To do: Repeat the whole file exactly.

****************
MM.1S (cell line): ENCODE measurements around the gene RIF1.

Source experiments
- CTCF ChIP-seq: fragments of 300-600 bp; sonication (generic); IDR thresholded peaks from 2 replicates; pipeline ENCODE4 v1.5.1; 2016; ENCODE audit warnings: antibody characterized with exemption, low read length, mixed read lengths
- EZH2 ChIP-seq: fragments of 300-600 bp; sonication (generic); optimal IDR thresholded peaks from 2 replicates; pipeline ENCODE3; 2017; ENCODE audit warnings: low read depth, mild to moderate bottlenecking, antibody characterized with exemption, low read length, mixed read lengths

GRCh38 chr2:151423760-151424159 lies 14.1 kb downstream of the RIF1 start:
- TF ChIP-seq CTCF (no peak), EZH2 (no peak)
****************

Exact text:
MM.1S (cell line): ENCODE measurements around the gene RIF1.

Source experiments
- CTCF ChIP-seq: fragments of 300-600 bp; sonication (generic); IDR thresholded peaks from 2 replicates; pipeline ENCODE4 v1.5.1; 2016; ENCODE audit warnings: antibody characterized with exemption, low read length, mixed read lengths
- EZH2 ChIP-seq: fragments of 300-600 bp; sonication (generic); optimal IDR thresholded peaks from 2 replicates; pipeline ENCODE3; 2017; ENCODE audit warnings: low read depth, mild to moderate bottlenecking, antibody characterized with exemption, low read length, mixed read lengths

GRCh38 chr2:151423760-151424159 lies 14.1 kb downstream of the RIF1 start:
- TF ChIP-seq CTCF (no peak), EZH2 (no peak)